In 2022, the Philippines exported more than 2.2 million metric tons of bananas, placing them as the third largest exporter of bananas globally in the Global Banana Export Ranking. Even as one of the country’s most valued export commodities, the banana trade has always been one of inequality, trouble and turmoil, where many banana farmers experience poverty in the Philippines.
The Island of Mindanao
Ironically referred to as the “Land of Promise,” Mindanao has always been known for flourishing agriculture, severe poverty and civil unrest. Approximately 84% of the Philippines’ bananas originate from the island of Mindanao, home to around 25% of the country’s population. Yet upon this flourishing island lives over 35% of the country’s poorest.
Mindanao’s rural and indigenous farming communities suffer from poverty, poor road infrastructure and a lack of access to basic services such as electricity and water. This is a dire contrast to the richness of natural resources and opportunities it holds.
The History of the Banana Industry in the Philippines
With a tragic and torn colonial history, Filipinos have suffered for generations under colonial rule. With greed for the natural richness and potential the Philippines has always offered, the country fell to the exploitation of U.S. and Spanish rule, and poverty in the Philippines increased significantly.
When global internationalization and major food corporations infiltrated the banana industry of the Philippines, farmers became landless and suffered hunger from feeding everyone but themselves. As they no longer owned the farms, these banana farmers also found themselves imprisoned by unfair wages and poverty.
It was not until just over 30 years ago that the farmers began to claim back this land through the Philippines’ Land Reform Law. Challenging the corporations that had held them enslaved for so long and forming the cooperative FARMCOOP to continue spreading autonomy among Filipino farmers in Mindanao.
The FARMCOOP Foundation has now spread throughout Mindanao and much of the Philippines as a grassroots NFP Organization working alongside rural and indigenous communities to support growth and opportunity. Since 1995, it has supported more than 6,000 farmers, empowering them to further the potential of their farms and yields sustainably and reduce poverty across the Philippines.
The Impact of Natural Disasters & Panama Disease
Natural disasters and various crop diseases now threaten bananas, among much of global food production. There has been a significant drop in Filipino banana production and export, which has knocked it to third on the Global Banana Export Ranking.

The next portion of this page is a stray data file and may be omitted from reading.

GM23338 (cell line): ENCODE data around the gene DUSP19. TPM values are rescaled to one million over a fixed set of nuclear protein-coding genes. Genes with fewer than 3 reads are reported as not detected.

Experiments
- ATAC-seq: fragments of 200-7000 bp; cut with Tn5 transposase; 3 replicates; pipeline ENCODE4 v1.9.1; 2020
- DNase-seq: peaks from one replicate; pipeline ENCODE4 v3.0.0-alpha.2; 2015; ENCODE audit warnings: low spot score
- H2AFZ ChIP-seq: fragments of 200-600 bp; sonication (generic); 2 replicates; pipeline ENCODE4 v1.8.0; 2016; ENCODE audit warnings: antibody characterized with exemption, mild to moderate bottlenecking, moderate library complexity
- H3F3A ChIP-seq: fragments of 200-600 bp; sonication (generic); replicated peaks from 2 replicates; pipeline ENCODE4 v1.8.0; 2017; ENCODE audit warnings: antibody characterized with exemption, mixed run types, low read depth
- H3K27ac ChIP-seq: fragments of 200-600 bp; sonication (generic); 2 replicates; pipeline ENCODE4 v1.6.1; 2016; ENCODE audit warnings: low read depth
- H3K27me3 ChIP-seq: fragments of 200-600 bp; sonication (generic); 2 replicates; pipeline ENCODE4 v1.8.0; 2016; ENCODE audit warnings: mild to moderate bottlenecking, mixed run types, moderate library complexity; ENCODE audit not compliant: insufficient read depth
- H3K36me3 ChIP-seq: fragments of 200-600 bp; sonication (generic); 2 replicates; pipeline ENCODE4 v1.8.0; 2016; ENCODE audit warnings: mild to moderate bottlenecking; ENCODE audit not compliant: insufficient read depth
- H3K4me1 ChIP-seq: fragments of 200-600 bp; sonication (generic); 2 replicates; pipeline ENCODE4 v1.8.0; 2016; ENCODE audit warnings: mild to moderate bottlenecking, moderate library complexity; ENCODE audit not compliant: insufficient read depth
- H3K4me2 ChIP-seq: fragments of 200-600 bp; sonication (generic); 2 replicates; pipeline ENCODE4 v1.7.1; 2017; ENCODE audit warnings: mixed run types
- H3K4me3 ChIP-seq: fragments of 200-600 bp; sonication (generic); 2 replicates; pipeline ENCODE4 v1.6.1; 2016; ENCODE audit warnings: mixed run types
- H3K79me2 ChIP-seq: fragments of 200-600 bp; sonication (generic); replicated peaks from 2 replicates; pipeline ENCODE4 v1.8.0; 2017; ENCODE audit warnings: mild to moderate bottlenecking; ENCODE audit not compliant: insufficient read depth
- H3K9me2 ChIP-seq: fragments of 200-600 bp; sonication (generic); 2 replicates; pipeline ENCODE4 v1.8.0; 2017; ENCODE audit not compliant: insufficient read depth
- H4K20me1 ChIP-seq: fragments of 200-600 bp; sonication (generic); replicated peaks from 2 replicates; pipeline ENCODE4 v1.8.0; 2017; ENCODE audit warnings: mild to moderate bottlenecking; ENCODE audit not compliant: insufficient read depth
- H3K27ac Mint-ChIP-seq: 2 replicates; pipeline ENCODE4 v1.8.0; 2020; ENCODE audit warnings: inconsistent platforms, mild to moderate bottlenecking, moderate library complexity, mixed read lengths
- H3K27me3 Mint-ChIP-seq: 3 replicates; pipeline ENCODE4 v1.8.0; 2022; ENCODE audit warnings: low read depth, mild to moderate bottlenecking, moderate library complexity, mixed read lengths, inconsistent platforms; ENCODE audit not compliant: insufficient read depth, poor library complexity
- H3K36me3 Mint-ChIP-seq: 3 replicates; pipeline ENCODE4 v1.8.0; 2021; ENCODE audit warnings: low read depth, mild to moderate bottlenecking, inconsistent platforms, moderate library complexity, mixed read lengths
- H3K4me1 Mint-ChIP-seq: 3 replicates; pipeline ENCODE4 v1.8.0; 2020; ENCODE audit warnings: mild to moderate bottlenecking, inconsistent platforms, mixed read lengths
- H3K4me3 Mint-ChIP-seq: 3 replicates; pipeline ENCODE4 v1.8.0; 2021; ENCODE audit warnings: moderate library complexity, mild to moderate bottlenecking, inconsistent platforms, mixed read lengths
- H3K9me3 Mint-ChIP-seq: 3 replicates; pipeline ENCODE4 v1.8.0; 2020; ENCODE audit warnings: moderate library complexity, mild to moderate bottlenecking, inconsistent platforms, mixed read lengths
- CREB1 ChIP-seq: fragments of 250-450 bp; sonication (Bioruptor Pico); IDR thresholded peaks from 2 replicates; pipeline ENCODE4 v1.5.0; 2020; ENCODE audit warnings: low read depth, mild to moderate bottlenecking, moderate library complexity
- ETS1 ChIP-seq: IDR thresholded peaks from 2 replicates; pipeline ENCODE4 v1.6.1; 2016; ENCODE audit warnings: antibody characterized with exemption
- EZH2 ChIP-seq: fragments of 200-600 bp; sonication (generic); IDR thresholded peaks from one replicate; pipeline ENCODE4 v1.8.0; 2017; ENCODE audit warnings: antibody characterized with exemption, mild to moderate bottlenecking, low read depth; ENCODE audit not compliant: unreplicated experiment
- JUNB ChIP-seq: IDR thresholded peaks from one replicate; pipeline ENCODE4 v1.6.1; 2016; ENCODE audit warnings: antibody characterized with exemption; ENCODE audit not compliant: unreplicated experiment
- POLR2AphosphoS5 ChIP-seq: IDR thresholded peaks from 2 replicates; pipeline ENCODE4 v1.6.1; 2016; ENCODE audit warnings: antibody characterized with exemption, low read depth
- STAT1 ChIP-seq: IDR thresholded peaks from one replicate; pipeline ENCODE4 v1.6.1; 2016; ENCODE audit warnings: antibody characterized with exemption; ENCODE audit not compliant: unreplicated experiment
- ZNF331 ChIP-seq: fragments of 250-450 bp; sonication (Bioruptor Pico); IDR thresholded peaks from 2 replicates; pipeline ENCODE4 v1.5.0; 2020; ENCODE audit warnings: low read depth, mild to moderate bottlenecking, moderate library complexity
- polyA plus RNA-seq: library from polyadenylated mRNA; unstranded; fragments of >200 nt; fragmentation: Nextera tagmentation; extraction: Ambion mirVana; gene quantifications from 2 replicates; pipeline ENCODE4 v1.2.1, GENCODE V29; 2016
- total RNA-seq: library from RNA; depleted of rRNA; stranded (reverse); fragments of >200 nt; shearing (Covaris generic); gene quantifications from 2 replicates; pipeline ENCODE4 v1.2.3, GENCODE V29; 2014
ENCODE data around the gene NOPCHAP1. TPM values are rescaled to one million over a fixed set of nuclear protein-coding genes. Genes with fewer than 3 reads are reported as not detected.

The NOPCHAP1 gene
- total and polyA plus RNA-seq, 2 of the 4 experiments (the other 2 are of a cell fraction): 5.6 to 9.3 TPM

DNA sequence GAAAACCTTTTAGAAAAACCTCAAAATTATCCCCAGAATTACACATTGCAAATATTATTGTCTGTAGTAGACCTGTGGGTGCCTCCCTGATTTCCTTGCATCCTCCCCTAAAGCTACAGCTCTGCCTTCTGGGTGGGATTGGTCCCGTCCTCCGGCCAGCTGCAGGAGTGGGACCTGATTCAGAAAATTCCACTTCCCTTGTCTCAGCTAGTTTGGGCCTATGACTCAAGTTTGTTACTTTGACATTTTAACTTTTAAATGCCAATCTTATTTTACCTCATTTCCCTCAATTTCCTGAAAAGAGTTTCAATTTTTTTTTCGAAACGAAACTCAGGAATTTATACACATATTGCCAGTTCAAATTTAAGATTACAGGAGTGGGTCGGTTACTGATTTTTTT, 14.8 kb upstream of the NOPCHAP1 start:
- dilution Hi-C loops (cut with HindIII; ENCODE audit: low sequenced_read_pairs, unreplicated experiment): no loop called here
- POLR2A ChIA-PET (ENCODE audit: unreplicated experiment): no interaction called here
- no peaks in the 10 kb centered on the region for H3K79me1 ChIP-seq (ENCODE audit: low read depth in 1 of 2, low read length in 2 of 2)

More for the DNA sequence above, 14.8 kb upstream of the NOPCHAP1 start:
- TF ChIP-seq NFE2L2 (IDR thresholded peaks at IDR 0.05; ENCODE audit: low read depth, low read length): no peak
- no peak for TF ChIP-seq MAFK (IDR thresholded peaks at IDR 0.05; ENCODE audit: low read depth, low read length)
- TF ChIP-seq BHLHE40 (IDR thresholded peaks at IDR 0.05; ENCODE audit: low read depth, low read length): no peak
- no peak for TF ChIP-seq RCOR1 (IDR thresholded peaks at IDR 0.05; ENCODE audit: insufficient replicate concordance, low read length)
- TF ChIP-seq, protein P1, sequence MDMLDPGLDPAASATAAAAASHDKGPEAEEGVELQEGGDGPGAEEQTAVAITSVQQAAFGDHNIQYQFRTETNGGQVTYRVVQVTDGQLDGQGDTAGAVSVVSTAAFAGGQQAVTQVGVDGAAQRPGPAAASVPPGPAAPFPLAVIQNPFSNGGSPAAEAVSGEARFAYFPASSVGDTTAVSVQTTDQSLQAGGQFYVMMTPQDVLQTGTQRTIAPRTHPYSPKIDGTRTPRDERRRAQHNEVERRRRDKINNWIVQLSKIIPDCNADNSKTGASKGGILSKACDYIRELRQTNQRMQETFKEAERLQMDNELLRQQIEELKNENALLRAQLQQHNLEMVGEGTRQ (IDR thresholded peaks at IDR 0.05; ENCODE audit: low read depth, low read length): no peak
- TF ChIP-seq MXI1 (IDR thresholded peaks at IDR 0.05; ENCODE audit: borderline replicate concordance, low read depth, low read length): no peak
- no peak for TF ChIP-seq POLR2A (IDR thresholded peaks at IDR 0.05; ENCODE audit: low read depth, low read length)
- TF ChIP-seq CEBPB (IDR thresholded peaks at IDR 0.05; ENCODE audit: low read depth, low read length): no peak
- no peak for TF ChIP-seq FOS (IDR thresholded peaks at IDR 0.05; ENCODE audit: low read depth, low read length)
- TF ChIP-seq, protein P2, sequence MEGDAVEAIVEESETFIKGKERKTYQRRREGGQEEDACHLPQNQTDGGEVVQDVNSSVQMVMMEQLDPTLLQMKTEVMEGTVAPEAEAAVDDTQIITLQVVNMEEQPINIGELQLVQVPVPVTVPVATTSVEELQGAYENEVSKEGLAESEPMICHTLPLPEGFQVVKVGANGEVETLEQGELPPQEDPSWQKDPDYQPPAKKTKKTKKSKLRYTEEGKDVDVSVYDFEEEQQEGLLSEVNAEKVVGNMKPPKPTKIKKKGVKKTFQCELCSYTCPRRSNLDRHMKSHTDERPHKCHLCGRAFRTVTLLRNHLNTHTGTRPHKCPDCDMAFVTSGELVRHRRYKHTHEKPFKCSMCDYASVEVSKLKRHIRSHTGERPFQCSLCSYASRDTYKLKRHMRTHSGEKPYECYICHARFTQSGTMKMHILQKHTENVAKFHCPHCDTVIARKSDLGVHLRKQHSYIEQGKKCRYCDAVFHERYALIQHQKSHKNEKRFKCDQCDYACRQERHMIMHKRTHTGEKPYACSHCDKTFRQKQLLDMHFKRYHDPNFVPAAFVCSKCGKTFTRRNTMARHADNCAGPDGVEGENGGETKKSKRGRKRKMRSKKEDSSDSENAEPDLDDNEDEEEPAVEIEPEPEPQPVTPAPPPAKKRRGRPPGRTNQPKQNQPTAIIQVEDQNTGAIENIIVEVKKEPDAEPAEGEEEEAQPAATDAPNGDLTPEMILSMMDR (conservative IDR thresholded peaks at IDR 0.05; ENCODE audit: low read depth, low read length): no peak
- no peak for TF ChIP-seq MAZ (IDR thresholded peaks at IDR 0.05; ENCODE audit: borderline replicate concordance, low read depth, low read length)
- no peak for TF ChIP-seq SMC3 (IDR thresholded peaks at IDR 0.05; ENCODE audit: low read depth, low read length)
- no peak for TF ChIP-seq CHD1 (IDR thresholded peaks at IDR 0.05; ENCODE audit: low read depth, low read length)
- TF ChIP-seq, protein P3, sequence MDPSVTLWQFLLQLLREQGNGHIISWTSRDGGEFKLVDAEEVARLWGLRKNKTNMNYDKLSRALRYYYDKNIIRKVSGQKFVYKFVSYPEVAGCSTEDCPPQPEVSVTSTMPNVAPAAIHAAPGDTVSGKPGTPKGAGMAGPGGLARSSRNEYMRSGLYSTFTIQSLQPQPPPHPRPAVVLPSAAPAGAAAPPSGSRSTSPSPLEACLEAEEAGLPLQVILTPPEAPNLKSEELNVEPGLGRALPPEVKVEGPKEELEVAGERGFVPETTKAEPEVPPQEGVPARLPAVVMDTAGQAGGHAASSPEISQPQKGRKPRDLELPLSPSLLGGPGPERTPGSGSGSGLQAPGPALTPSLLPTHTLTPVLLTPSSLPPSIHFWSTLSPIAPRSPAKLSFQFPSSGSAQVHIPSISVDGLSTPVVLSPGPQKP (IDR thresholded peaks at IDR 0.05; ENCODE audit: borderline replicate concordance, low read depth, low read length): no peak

Specifically, severe weather changes, including increased periods of rainfall, flooding and droughts, have impacted farming in the Philippines. Multiple typhoons have severely cost the Philippines over the past decade and in July, devastating landslides ripped through the country.
Banana farming in the Philippines has also struggled due to the increase in resistant crop diseases, such as Panama Disease. The use of fertilizers & pesticides has dramatically increased crop yields. However, one can see the prevalence and potential of massive crop loss to disease with a drop in decrease year on year.
Hope for the Banana Growing Industry in the Philippines
As of May 26, the World Bank has invested in a $100 million project to support Mindanao Farmers, known as the Mindanao Inclusive Agriculture Development Project (MIADP).
MIADP is being implemented to allow farmers of Mindanao to sustainably increase yields and productivity while protecting the natural riches it boasts. In recognizing the severe poverty of the island, the intention is to encourage and provide resources that support and educate the farmers to create a more inclusive and fair food industry.
The program will likely educate and support Mindanao Farmers, encouraging sustainable farming techniques, utilizing Indigenous knowledge and helping improve climate resistance. In doing so, it is reducing poverty in the Philippines’ banana industry. The investment will also help improve local infrastructure, including education, ‘all-weather roads’ and health care access. The program should benefit 120,000 farmers and fisherfolk across Mindanao.
Another initiative, working with banana farmers in the Philippines and collaborating with FARMCOOP, is Banana Link. Banana Link is a global organization working with banana farmers worldwide, advocating for a fair and equal banana industry.
It has been working in the Philippines towards achieving its key objectives:
- Fair and ethical trade across the whole production chain.
- Dignity and rights for farmers and trade unions.
- Sustainable production of bananas.
Its program has furthered the support and the future of global banana farming. It ensures that the benefits are shared equally throughout, reducing poverty in the banana industry in the Philippines.
Given the dark history of the Banana Industry of the Philippines, projects like these and organizations like FARMCOOP and Banana Link will give banana farmers living in poverty in the Philippines an opportunity for a better life. Doing so will allow their futures to be as bright as their bananas.
– Lucy Blake
Photo: Wikipedia Commons